Microsoft Defender for IoT user management
Microsoft Defender for IoT provides tools both in the Azure portal and on-premises for managing user access across Defender for IoT resources.
Azure users for Defender for IoT
In the Azure portal, users are managed at the subscription level with Azure Active Directory and Azure role-based access control (RBAC). Azure subscription users can have one or more user roles, which determine the data and actions they can access from the Azure portal, including in Defender for IoT.
Use the portal or PowerShell to assign your Azure subscription users with the specific roles they'll need to view data and take action, such as whether they'll be viewing alert or device data, or managing pricing plans and sensors.
For more information, see Azure user roles for OT and Enterprise IoT monitoring
On-premises users for Defender for IoT
When working with OT networks, Defender for IoT services and data is available also from on-premises OT network sensors and the on-premises sensor management console, in addition to the Azure portal.
You'll need to define on-premises users on both your OT network sensors and the on-premises management console, in addition to Azure. Both the OT sensors and the on-premises management console are installed with a set of default, privileged users, which you can use to define other administrators and users.
For more information, see On-premises users and roles for OT monitoring with Defender for IoT.
Active Directory support on sensors and on-premises management consoles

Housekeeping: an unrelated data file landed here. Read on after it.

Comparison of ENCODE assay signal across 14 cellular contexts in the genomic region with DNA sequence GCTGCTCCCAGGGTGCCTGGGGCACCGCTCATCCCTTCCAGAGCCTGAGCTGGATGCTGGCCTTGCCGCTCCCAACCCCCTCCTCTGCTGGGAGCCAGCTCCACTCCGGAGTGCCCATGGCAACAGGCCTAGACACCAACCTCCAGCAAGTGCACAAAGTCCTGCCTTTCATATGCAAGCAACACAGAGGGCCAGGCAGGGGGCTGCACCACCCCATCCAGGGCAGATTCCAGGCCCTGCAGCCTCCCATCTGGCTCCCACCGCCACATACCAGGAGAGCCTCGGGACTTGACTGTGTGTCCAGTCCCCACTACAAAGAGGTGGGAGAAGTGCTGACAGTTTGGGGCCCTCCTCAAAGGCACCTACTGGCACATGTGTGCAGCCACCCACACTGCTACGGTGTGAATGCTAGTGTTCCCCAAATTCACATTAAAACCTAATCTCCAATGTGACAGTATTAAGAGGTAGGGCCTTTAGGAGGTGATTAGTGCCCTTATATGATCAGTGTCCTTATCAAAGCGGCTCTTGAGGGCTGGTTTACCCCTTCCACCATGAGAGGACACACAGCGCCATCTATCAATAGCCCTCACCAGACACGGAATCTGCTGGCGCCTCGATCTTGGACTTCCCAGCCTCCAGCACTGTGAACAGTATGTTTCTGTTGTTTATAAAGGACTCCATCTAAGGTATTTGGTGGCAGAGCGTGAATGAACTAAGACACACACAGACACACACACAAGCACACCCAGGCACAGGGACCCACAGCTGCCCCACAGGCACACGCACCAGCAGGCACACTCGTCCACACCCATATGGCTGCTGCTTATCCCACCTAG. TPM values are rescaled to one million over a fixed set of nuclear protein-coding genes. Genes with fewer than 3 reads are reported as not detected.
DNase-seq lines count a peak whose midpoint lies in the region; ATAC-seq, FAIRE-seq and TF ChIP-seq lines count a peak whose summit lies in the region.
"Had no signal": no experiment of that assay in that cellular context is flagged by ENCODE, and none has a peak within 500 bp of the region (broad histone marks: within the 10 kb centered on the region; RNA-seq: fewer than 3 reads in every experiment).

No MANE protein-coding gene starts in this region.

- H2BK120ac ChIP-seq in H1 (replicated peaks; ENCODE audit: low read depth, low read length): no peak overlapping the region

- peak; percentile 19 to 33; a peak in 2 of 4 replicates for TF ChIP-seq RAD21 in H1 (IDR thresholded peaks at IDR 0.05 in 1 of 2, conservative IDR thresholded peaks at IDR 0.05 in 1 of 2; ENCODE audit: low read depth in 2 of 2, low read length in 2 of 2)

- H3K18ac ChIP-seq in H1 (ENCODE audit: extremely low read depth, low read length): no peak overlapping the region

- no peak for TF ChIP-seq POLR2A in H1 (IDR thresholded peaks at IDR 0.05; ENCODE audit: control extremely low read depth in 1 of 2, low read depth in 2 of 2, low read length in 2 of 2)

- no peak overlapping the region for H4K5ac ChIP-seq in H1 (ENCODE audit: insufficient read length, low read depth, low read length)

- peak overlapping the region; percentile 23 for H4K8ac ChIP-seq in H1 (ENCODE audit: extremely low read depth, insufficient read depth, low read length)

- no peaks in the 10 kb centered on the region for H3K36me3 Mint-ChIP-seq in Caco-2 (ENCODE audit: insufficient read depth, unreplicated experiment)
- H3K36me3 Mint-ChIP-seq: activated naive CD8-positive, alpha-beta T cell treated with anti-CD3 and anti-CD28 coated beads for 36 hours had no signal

You might want to configure an integration between your sensor and Active Directory to allow Active Directory users to sign in to your sensor, or to use Active Directory groups, with collective permissions assigned to all users in the group.
For example, use Active Directory when you have a large number of users that you want to assign Read Only access to, and you want to manage those permissions at the group level.
Defender for IoT's integration with Active Directory supports LDAP v3 and the following types of LDAP-based authentication:
Full authentication: User details are retrieved from the LDAP server. Examples are the first name, last name, email, and user permissions.
Trusted user: Only the user password is retrieved. Other user details that are retrieved are based on users defined in the sensor.
For more information, see:
- Integrate OT sensor users with Active Directory
- Integrate on-premises management console users with Active Directory
- Other firewall rules for external services (optional).
On-premises global access groups
Large organizations often have a complex user permissions model based on global organizational structures. To manage your on-premises Defender for IoT users, use a global business topology that's based on business units, regions, and sites, and then define user access permissions around those entities.
Create user access groups to establish global access control across Defender for IoT on-premises resources. Each access group includes rules about the users that can access specific entities in your business topology, including business units, regions, and sites.
For example, the following diagram shows how you can allow security analysts from an Active Directory group to access all West European automotive and glass production lines, along with a plastics line in one region:
For more information, see Define global access permission for on-premises users.
Access groups and rules help to implement zero-trust strategies by controlling where users manage and analyze devices on Defender for IoT sensors and the on-premises management console. For more information, see Gain insight into global, regional, and local threats.
- Manage Azure subscription users
- Create and manage users on an OT network sensor
- Create and manage users on an on-premises management console
For more information, see: